Changing Employment Terms | Author Bram Lecker
Changing Employment Terms
A Cobourg based Tim Horton’s franchise made the news yesterday. Due to the increase in minimum wage mandated by Bill 148, the franchise owners informed their employees of changing employment terms. To compensate for the extra wage costs, employees would no longer receive paid breaks, benefits and other incentives. And with this, employees across the province wondered, could their employers do this, too?
Anti Reprisal Protection
The first thing we address when meeting with employees in this situation is the practical reality. Most fear reprisal from their employer for criticizing seemingly unfair corporate policies. Predictably, the Cobourg Tim Horton’s franchisee appears to have had exactly this affect on one staff member. The CBC quoted an anonymous employee who feared a job loss for speaking up.
“I feel that we are getting the raw end of the stick,” said one front line employee who asked to remain anonymous out of fear of losing their job.
To this employee, we say the law is on your side. Our Employment Standards, Human Rights and Occupational Health and Safety legislation protect you. Consequently, they guarantee you the freedom to address your employer about any employment matter causing you concerns. Undoubtedly, the law forbids your employer from punishing you for questioning them or standing up for your rights.
Specifically, your protections under Ontario’s Employment Standards Act, 2000 (ESA) include the following scenarios: Asking your employer to comply with the law; filing a complaint against them; providing evidence to an ESA officer; testifying in a proceeding against your employer and many more.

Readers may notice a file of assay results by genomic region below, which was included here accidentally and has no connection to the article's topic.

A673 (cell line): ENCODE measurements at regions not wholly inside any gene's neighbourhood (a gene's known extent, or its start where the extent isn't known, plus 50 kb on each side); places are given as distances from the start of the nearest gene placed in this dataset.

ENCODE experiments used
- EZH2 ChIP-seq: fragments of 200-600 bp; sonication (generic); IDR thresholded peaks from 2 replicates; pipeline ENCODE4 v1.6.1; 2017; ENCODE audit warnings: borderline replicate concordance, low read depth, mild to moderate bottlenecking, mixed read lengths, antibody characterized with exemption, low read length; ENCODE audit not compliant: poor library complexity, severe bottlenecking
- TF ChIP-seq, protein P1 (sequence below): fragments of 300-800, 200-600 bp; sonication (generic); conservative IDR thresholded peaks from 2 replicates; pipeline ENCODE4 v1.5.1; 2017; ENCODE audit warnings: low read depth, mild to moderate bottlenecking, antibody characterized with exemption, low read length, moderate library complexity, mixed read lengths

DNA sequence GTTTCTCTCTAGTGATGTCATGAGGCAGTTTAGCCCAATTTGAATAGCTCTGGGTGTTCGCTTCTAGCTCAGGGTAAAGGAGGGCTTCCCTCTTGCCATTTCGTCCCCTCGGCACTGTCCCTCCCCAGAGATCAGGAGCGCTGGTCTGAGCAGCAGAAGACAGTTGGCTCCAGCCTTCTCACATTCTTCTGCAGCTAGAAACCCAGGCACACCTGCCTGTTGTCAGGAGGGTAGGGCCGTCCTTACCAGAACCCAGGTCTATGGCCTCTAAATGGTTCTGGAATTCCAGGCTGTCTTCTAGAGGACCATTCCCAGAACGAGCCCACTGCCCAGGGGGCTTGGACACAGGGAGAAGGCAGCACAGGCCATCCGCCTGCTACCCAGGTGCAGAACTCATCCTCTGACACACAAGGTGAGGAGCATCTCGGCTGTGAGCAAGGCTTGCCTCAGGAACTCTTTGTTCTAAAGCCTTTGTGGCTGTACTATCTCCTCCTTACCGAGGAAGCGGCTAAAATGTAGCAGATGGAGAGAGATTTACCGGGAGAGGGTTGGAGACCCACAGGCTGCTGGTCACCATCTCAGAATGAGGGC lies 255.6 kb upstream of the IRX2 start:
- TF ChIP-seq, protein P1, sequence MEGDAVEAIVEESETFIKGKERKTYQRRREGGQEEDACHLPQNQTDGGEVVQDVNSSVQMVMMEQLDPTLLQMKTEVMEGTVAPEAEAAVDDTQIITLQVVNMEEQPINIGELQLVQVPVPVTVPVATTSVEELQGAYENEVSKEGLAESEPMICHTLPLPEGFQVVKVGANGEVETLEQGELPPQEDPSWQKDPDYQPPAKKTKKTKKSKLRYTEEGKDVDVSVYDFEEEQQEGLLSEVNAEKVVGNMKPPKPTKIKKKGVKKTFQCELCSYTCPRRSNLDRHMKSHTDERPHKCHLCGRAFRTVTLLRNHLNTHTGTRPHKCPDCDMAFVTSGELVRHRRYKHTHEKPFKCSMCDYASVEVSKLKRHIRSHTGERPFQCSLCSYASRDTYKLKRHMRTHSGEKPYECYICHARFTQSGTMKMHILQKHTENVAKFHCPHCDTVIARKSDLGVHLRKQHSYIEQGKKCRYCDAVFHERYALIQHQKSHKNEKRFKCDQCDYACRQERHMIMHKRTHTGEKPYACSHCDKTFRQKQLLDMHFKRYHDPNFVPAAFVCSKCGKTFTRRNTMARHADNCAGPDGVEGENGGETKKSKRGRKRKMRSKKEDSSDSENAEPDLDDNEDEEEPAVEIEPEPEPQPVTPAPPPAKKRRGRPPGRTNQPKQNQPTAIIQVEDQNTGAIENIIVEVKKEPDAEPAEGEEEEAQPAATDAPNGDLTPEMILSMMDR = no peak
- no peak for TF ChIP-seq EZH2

The ESA explicitly places the burden on your employer and not you. They have to prove the reprisal against you was for something else. Significantly, these statutes would reinstate you back to your job if your employer fires you under such circumstances.
Breach of Contract: Constructive Dismissal
Secondly, employees across Ontario need to understand that employers cannot substantially and unilaterally change the terms of your employment. This constitutes strong grounds for a constructive dismissal lawsuit. For the Tim Horton’s employees in Cobourg, a constructive dismissal case would depend on the significance of the benefits reductions made by their employer relative to their total remuneration.
Whether you received this in writing or not, benefits offered by your employer are a form of compensation. Our Courts view them as essential components of your employment relationship as well as the terms of your employment contract. Accordingly, your employer cannot simply take them away or significantly reduce them without consideration. This would be akin to them suddenly lowering your wage without notice.
As employers make choices about managing costs related to the minimum wage hike, we caution them against taking the same actions as the Tim Horton’s franchisees in Cobourg. Ultimately, the decision might end up costing them significantly more than what they hoped to save, should an employee quit in protest and sue for breach of contract.
Lecker & Associates are employment and disability benefits lawyers. We exclusively represent employees of Ontario and have been practicing this area of law for over 35 years.
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